Cemetery provides an unlikely spot for class research

by Jennifer Johnson,

For science class, students study tombstone inscriptions.

  • Cemetery
  • Cemetery
  • Cemetery detail

Clusters of Willamette students huddled around tombstones at one of Salem’s oldest cemeteries, carefully examining the inscriptions. 

Scott Pike, associate professor of environmental earth sciences and archaeology, quizzed students on the types of stones they would encounter. Tombstones are commonly made of granite and marble.

“What’s marble made out of?” he asked. “Calcite. My favorite mineral, my favorite stone.”

The goal for last Wednesday’s science lab was simple: Identify at least 40 marble headstones at Pioneer Cemetery, jot down the inscription date and use a chart to estimate the rate at which the stones had weathered due to exposure. Afterward, the class would interpret the data using Excel to calculate the weathering rate and assess the quality of their information.

The lab was one hands-on activity for “Earth system science,” a required course for environmental science and archaeology majors that provides an overview of the Earth’s systems and its history.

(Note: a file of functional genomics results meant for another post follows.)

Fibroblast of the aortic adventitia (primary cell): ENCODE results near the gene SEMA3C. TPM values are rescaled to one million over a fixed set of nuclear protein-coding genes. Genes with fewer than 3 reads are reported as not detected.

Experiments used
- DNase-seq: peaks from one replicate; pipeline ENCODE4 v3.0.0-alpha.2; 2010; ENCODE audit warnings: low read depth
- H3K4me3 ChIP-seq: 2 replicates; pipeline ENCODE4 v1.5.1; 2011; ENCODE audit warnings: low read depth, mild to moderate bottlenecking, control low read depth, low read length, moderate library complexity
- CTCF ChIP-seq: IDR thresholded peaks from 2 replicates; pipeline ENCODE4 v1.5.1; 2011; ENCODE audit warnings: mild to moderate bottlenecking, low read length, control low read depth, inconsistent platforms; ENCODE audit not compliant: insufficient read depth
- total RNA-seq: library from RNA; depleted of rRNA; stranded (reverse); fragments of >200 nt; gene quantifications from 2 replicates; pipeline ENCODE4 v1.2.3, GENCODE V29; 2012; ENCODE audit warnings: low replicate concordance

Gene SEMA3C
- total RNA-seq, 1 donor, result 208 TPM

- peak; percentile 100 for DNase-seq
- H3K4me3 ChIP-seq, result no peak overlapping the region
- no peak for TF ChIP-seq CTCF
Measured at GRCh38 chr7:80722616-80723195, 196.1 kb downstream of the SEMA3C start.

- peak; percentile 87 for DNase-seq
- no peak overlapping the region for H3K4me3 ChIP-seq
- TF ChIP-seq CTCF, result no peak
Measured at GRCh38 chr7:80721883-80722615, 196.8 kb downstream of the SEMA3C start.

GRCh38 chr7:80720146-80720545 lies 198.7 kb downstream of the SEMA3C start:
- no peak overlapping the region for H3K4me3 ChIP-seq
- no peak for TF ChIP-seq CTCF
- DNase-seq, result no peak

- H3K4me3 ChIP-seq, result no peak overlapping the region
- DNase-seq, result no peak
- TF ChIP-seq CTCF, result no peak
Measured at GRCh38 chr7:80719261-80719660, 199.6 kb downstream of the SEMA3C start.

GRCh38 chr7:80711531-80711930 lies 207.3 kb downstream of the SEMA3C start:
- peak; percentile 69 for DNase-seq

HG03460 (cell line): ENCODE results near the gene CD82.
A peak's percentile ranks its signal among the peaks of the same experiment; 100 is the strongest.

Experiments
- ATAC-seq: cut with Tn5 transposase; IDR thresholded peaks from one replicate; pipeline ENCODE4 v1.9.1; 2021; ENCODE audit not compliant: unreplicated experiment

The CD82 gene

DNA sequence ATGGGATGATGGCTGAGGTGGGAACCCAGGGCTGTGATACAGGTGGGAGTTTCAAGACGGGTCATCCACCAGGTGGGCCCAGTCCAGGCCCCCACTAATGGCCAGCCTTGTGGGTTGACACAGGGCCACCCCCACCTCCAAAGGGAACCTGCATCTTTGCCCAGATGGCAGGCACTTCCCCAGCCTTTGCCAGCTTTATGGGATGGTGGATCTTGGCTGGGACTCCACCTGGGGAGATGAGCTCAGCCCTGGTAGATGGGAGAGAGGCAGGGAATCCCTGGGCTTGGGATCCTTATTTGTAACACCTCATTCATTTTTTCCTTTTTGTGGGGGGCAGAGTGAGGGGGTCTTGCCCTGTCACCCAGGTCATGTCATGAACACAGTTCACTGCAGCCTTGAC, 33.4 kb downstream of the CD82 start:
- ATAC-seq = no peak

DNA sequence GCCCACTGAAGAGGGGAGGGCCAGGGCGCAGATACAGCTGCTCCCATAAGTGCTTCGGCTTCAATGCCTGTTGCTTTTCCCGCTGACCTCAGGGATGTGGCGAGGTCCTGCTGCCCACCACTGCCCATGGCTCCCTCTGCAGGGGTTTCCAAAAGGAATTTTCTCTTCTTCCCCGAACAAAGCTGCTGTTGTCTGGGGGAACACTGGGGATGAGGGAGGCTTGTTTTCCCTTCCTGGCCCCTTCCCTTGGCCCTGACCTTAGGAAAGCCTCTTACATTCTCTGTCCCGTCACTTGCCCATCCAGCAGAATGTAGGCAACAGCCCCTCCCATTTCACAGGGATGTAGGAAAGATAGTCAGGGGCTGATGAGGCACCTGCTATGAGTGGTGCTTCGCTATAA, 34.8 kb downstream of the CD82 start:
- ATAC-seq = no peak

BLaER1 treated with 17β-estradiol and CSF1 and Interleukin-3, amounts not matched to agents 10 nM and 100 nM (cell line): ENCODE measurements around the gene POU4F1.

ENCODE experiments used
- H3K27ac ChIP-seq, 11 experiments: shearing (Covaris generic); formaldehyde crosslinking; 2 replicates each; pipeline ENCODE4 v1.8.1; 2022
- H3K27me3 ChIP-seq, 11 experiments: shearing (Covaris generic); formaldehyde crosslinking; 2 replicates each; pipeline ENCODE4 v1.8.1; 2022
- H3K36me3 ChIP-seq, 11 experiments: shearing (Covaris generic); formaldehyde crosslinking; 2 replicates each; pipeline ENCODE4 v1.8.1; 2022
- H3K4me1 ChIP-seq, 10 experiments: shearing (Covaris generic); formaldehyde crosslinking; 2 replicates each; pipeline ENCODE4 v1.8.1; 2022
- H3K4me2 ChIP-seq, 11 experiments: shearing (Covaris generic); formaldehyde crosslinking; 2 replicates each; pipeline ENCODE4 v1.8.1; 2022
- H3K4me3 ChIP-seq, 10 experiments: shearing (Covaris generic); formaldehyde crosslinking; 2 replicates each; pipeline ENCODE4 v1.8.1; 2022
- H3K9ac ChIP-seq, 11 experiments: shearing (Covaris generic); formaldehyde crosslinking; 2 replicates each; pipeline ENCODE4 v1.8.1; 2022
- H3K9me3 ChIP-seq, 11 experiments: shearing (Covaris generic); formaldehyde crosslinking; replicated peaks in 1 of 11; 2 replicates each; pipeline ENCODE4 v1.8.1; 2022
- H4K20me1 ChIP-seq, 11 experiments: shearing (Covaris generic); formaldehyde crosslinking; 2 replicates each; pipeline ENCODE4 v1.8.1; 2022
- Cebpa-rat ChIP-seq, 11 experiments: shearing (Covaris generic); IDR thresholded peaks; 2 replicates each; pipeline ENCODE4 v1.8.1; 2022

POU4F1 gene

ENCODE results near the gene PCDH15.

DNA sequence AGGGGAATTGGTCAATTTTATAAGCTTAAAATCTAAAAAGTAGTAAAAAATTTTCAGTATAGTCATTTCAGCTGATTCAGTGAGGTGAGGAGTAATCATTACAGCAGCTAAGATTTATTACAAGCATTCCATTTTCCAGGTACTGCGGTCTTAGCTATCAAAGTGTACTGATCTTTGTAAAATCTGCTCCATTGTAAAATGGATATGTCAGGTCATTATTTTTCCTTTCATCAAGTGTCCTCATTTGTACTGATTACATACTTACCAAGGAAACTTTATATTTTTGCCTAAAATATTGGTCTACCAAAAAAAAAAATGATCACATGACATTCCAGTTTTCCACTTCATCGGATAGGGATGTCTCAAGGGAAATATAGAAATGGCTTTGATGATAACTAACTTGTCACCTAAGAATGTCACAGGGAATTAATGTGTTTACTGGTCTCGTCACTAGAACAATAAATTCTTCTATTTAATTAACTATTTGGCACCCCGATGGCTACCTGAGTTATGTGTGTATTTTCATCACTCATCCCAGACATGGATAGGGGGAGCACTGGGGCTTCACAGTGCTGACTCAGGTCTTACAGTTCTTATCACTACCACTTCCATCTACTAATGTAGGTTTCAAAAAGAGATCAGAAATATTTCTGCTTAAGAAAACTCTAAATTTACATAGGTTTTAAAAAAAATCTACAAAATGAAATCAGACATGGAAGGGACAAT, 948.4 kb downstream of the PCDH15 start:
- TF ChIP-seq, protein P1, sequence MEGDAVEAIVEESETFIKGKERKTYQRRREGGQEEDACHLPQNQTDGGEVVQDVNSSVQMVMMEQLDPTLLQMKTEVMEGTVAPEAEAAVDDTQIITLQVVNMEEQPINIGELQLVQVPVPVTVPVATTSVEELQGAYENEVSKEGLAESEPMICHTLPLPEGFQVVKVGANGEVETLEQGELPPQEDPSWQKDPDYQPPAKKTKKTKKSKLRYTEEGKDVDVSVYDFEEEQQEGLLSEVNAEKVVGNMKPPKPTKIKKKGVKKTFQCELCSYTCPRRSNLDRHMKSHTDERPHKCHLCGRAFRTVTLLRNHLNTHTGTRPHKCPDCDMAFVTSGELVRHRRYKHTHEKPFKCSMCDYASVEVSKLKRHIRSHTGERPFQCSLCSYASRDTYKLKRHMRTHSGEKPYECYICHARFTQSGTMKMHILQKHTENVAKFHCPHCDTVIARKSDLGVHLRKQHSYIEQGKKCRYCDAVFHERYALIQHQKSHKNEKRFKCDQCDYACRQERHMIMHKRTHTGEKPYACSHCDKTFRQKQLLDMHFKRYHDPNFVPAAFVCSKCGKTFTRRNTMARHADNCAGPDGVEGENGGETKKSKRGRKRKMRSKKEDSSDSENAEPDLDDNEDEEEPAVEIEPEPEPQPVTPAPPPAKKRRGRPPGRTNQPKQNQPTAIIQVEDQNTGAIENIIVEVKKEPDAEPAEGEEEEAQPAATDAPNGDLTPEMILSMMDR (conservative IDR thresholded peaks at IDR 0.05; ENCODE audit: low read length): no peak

Pike is well-known for leading student groups on excavation trips to the Orkney Islands in Scotland, but his students also explore research-rich locations closer to home. The previous week they visited Silver Falls State Park, where they learned about the geologic history and processes responsible for its famed waterfall. To develop their abilities to record geologic observations, students  also sketched the South Falls and identified different basalt flows and sedimentary layers.

The lab aims to help students to become more observant, develop their quantitative analysis skills and gain practical experience using spreadsheets to evaluate data.

Elisabeth Calandra ’19 says the lab provided important information about how the Earth functions. But the science class also offered insights about the human condition.

“The assignment presented a juxtaposition of how people are remembered,” Calandra says. “Gravestones exist so people can be remembered, but the weathered gravestones counter that idea.”

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